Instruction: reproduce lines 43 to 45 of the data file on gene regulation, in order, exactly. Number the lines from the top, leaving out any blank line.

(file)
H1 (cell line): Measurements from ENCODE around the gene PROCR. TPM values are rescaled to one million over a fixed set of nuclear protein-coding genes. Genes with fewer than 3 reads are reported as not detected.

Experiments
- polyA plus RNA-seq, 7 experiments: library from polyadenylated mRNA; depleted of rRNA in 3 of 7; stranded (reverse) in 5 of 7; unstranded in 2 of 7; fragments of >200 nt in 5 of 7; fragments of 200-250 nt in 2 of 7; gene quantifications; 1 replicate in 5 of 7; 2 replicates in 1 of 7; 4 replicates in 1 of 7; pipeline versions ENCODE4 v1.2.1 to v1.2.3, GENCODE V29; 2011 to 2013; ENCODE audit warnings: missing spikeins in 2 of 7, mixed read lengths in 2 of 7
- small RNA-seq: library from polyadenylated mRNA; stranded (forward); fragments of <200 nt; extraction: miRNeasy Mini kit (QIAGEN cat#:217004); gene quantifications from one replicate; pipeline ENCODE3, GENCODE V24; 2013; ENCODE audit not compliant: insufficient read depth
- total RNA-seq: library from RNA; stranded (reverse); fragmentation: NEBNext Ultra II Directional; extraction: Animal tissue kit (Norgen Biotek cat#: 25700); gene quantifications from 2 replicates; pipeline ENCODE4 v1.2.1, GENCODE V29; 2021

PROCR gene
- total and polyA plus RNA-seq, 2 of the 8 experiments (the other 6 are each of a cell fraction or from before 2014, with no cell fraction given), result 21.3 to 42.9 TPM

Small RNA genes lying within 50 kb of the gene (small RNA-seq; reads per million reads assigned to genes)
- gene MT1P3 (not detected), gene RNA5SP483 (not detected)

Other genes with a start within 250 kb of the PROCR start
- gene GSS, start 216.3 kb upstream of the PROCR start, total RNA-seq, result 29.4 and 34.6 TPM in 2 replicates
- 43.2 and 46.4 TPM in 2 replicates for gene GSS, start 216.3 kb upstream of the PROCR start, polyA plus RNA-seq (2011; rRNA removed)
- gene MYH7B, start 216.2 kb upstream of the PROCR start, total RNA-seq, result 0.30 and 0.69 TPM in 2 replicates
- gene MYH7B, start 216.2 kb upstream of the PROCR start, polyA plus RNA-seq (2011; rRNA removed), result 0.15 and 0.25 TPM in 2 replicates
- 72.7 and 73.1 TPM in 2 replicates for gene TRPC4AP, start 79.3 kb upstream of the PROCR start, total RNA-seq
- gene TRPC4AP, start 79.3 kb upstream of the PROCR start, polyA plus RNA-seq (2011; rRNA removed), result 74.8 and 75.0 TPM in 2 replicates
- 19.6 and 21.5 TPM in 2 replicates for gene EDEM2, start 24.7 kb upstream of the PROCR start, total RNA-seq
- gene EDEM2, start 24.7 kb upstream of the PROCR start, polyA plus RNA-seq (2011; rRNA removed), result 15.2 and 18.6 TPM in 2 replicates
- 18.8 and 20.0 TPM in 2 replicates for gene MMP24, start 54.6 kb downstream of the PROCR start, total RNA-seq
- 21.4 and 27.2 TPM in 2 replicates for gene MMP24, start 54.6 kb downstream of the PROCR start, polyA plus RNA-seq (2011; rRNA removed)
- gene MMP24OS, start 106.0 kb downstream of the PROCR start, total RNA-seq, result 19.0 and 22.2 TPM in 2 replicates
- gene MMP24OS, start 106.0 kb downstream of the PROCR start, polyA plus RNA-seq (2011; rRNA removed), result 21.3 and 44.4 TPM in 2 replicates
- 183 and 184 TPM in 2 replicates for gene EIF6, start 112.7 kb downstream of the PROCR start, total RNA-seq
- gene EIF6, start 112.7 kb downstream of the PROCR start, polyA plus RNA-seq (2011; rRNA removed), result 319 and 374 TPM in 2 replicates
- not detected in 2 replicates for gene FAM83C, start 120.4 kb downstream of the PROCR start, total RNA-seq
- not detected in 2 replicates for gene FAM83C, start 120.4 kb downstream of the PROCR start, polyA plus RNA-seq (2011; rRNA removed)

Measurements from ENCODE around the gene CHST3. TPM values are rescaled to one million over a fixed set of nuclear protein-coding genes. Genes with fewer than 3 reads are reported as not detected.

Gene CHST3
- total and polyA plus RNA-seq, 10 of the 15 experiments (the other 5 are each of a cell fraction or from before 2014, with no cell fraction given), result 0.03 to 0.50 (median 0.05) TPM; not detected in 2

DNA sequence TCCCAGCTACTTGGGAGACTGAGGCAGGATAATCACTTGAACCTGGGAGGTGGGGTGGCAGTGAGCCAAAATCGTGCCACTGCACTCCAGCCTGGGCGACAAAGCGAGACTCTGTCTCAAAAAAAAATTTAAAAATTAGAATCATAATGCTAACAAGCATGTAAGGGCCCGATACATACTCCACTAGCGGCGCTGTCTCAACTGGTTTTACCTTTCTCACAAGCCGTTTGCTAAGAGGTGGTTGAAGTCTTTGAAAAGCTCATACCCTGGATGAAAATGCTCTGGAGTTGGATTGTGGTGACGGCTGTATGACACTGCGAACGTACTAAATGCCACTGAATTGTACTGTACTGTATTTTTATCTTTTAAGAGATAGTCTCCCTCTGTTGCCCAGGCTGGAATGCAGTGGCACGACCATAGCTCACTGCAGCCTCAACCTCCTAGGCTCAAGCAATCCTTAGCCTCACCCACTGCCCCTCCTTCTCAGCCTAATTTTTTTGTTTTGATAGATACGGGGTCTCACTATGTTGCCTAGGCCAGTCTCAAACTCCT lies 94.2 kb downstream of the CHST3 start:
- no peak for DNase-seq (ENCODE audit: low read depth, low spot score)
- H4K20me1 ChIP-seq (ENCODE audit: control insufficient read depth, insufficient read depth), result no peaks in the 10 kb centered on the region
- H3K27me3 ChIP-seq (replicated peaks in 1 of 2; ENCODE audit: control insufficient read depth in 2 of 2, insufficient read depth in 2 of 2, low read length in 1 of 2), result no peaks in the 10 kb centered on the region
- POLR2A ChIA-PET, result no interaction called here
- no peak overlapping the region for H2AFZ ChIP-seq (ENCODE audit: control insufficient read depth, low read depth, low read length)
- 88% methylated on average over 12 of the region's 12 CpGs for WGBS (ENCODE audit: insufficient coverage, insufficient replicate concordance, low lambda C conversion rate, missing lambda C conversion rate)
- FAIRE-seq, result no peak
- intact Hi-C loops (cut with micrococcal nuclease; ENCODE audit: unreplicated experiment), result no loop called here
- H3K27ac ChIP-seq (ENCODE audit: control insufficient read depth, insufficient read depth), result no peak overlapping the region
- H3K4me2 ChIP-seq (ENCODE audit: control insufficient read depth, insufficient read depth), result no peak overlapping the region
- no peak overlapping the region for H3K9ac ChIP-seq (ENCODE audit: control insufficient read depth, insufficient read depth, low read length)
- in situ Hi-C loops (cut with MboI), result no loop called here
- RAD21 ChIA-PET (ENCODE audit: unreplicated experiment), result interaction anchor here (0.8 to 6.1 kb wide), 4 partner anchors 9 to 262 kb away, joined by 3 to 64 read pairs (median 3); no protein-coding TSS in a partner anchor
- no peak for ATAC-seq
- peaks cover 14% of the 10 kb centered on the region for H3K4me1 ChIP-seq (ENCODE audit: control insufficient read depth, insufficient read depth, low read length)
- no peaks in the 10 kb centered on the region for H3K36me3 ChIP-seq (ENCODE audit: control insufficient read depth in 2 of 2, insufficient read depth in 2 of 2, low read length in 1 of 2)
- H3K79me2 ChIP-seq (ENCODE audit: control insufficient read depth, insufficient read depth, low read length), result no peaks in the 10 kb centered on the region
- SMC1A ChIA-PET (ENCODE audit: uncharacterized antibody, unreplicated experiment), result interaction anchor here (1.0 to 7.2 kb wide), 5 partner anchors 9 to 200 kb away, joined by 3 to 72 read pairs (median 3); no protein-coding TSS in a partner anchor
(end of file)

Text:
- RAD21 ChIA-PET (ENCODE audit: unreplicated experiment), result interaction anchor here (0.8 to 6.1 kb wide), 4 partner anchors 9 to 262 kb away, joined by 3 to 64 read pairs (median 3); no protein-coding TSS in a partner anchor
- no peak for ATAC-seq
- peaks cover 14% of the 10 kb centered on the region for H3K4me1 ChIP-seq (ENCODE audit: control insufficient read depth, insufficient read depth, low read length)